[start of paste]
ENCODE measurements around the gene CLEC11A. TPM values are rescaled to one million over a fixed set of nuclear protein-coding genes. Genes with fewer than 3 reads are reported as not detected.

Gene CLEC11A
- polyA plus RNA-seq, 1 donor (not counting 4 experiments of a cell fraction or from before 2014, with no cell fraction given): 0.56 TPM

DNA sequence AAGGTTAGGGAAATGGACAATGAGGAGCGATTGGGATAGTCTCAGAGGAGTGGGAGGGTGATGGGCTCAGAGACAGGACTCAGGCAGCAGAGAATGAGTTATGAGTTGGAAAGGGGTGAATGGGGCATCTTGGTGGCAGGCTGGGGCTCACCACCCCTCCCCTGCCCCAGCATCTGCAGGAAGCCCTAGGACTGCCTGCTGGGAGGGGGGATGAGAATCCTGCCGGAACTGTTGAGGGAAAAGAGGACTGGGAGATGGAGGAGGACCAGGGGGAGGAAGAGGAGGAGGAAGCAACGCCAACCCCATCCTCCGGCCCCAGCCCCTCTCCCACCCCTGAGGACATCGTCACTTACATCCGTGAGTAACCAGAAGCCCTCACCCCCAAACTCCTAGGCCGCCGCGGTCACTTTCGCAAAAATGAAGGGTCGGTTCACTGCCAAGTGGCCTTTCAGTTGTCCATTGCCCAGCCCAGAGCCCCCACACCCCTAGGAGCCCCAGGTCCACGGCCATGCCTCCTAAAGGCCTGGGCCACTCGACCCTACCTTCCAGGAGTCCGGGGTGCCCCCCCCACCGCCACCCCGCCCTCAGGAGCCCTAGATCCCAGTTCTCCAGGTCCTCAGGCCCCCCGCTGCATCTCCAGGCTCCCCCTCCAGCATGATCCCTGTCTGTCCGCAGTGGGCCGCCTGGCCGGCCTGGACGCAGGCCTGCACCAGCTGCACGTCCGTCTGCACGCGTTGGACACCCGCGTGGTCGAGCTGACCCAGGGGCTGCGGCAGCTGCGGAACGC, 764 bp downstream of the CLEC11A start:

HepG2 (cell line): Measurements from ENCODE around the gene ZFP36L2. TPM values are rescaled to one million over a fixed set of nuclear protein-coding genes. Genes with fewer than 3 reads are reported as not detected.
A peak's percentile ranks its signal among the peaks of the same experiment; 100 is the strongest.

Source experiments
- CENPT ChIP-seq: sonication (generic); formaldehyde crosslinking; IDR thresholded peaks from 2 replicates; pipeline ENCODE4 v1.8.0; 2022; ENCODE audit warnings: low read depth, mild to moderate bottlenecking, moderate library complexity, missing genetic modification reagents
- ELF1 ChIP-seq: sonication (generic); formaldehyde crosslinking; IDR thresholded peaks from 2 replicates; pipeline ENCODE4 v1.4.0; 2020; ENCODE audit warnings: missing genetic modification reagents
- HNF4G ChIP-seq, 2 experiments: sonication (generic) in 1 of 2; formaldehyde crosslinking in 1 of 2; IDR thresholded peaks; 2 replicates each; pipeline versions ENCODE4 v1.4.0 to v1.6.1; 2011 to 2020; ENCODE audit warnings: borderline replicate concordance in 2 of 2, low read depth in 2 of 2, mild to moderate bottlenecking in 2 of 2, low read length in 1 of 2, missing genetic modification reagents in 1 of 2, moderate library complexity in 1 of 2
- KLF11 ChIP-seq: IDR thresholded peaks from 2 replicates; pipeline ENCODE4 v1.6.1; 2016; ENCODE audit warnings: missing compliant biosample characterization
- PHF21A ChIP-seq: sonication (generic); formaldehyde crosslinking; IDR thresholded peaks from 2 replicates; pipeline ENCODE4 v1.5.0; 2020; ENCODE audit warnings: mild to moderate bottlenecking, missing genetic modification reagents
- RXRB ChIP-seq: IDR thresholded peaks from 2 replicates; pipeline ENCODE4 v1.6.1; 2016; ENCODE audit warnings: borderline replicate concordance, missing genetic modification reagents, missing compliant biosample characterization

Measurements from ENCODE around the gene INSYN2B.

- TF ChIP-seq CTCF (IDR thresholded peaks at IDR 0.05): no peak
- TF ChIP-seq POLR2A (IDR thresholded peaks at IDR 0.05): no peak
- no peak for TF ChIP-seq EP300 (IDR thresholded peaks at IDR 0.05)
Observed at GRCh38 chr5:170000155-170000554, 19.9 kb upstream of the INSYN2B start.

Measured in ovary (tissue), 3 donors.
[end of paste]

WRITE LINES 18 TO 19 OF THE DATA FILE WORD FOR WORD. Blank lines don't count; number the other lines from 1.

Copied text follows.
Observed at GRCh38 chr5:170000155-170000554, 19.9 kb upstream of the INSYN2B start.

Measured in ovary (tissue), 3 donors.